Glitch forces county to redraw district lines

Published 6:18 am Wednesday, December 14, 2011

Nobody seems to know exactly how the mistake happened, but a problem with population data given to the Pike County Board of Education and the Pike County Commission has caused the need for the groups to rush a revamped plan for new district lines.

Monday morning, both groups received a call from an attorney who has been advising them during the redistricting efforts.

“He told us over the phone there were some issues, problems reconciling the data,” said County Administrator Harry Sanders.

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Attorney Dorman Walker explained that somehow an error occurred between the time Census data was provided to a demographer hired by the county and the time the demographer presented the data in a different form to the county.

The Department of Justice caught the mistake when its own numbers didn’t match the plan the county and the board of education had approved.

“Now the whole process has to be redone,” Sanders said. “And it needs to happen in short order.”

The process includes a meeting at the Alabama State House between both groups and the state reapportionment office. After the lines can be redrawn Friday, both groups must then advertise an upcoming meeting for two weeks, hold a public hearing concerning the redistricting, and then send the final plan to the Department of Justice. The DOJ has 60 days after receiving the plan to issue a “preclearance,” which is akin to an approval.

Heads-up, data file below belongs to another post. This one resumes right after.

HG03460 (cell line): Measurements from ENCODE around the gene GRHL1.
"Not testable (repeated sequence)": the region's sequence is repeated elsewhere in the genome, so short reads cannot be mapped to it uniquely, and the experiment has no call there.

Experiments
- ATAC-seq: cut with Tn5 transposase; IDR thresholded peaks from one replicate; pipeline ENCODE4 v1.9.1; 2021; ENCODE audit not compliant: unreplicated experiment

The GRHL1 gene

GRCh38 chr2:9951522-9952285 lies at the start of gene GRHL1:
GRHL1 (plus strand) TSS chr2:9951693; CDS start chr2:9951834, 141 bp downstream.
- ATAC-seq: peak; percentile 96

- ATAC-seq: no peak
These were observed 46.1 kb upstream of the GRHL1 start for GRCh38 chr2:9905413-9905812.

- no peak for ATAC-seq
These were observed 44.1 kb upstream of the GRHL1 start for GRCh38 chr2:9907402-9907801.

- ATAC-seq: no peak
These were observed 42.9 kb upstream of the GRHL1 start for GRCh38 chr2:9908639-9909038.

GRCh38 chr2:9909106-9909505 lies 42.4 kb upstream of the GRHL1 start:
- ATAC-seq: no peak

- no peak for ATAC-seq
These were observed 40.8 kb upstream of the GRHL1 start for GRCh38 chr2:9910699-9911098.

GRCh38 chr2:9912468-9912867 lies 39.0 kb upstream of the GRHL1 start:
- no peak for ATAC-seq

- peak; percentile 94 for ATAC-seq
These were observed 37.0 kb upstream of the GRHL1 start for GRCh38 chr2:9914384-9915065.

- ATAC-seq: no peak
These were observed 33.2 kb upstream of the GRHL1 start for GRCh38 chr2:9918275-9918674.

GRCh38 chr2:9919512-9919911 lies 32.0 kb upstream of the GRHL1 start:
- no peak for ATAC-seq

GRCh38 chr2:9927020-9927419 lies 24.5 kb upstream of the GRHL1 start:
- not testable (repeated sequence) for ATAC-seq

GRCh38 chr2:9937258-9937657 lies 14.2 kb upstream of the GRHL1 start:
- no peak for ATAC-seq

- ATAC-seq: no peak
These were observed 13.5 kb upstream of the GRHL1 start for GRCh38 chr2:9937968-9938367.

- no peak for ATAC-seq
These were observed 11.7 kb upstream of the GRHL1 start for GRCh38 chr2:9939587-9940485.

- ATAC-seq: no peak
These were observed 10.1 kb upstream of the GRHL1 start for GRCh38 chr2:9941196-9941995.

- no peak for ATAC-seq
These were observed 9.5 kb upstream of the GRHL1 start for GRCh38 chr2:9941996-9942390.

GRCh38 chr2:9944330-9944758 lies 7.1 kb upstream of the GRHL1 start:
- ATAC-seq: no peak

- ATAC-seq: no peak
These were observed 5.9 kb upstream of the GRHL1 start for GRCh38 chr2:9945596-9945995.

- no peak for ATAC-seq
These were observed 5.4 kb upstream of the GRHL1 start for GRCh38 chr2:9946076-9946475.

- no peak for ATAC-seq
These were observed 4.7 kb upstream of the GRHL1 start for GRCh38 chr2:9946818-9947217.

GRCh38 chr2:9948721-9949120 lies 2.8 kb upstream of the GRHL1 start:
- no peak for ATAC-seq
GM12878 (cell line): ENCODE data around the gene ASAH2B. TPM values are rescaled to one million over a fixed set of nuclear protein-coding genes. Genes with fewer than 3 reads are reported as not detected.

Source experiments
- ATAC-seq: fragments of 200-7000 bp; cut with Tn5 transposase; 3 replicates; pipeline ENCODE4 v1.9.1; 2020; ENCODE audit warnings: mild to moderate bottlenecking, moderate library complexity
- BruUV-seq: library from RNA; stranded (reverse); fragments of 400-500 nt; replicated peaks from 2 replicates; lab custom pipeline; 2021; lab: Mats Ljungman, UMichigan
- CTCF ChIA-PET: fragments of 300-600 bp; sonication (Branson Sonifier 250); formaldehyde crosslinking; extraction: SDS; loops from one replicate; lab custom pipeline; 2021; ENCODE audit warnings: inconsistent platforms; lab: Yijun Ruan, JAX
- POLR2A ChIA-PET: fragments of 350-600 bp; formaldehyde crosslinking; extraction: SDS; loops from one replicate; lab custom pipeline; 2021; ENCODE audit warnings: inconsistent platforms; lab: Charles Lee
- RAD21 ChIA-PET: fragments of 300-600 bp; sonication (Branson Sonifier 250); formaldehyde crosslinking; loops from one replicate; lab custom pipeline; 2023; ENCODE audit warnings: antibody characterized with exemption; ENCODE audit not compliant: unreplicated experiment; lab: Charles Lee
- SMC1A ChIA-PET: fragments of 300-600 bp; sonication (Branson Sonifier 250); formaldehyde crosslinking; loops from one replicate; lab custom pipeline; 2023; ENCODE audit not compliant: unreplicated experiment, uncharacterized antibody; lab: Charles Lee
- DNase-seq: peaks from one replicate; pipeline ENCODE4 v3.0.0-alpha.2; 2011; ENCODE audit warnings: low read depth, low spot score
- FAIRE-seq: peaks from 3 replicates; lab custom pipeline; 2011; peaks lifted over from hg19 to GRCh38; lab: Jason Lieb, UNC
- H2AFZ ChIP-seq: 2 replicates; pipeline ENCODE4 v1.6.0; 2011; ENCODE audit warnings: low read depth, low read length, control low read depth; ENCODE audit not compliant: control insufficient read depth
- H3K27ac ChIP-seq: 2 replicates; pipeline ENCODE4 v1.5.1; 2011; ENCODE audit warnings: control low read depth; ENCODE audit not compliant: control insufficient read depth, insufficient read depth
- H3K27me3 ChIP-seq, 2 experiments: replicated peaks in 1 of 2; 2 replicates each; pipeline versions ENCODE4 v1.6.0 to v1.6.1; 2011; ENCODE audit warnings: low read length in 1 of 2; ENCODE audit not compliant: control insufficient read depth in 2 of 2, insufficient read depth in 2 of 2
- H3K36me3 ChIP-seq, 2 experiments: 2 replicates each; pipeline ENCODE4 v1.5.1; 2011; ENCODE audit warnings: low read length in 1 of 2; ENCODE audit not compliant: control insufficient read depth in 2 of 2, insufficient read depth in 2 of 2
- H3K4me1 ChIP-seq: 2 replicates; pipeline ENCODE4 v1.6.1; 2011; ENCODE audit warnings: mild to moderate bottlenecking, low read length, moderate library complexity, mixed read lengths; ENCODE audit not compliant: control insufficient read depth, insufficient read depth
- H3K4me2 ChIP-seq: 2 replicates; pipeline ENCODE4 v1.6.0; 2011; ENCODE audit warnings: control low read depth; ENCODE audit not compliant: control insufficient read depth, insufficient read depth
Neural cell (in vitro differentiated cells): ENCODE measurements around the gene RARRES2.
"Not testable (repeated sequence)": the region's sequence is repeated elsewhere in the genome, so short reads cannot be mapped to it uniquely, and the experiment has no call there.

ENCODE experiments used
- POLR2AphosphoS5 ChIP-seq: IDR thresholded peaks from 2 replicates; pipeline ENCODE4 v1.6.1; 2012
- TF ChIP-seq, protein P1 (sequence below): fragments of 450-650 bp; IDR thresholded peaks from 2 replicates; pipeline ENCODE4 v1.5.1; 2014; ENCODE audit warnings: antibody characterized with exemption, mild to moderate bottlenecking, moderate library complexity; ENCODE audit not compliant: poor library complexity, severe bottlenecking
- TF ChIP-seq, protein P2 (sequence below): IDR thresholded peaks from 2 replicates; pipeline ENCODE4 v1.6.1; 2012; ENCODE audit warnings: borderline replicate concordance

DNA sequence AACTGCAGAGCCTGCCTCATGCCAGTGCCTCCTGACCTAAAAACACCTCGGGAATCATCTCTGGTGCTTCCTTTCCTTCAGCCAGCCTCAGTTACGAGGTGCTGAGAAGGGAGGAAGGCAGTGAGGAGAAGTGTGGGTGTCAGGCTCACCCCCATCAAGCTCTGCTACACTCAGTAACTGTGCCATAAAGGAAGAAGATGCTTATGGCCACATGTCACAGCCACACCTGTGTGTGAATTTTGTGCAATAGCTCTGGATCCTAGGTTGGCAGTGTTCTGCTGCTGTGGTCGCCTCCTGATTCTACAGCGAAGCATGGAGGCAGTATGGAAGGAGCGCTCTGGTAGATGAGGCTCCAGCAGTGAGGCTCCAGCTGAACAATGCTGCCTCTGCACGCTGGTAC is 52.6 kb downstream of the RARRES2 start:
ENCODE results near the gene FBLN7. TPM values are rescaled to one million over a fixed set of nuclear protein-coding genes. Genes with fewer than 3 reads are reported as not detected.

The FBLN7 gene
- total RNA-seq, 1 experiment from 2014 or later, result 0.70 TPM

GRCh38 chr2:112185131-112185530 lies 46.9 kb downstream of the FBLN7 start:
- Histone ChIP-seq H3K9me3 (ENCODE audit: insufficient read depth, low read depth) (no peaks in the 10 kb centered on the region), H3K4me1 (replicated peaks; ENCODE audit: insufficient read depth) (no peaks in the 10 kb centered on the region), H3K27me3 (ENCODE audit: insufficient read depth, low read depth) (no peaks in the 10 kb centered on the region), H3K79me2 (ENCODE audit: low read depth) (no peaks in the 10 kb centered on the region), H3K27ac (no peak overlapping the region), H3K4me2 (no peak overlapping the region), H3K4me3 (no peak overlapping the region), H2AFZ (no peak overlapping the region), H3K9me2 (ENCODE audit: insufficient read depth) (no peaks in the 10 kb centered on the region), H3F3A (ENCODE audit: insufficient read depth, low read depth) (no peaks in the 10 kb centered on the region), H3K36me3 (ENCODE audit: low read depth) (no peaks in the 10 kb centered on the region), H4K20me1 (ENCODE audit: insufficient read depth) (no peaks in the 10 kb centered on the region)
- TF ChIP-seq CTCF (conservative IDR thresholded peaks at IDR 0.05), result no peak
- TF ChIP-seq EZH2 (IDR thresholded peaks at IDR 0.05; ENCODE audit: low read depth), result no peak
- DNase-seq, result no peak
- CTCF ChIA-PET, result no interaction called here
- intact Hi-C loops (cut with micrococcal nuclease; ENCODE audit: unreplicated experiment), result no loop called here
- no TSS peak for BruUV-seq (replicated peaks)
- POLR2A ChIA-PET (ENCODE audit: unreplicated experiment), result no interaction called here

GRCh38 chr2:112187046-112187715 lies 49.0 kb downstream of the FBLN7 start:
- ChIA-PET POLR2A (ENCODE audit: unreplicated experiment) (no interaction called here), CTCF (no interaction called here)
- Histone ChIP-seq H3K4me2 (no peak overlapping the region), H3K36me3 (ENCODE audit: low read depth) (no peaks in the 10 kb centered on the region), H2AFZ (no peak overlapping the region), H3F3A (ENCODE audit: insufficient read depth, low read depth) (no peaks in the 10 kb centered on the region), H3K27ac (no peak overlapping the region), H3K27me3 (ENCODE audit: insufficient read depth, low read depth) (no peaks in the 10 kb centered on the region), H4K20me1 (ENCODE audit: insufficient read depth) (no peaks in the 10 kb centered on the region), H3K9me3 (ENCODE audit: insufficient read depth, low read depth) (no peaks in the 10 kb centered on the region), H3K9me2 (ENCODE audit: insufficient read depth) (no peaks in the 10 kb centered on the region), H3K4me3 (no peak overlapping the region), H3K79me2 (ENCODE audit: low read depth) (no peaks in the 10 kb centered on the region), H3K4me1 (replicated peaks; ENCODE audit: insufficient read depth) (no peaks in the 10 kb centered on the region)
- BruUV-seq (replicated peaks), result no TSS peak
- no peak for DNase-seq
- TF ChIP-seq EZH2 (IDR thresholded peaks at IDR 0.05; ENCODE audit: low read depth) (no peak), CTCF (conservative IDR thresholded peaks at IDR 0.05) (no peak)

All of that must take place prior to the March 13, 2012, elections in order to prevent the need for a special election. Walker said he hopes to see the county’s part of the effort completed by Jan. 11.

To redraw the district lines on Friday, Walker said the county agencies would use a completely different system than before. The state reapportionment office is using detailed maps provided by the county to incorporate Census block data into the county’s layout. Officials hope to accomplish the redistricting task on Friday by dividing Pike County’s six districts into the most equal portions possible.

Discussion will last a little longer for the commission than for the board of education because redistricting will also cause a shift in voter precincts.

“We’ll have to stay after school a little longer than the board of education,” Sanders said optimistically. “But we’ll get it done.”

The City of Troy has already received its redistricting preclearance from the DOJ. City Clerk Alton Starling said there was no issue. Walker added that Pike County seemed to be the only location with incorrect data.

“It was one of those unfortunate lightning strikes,” Walker said.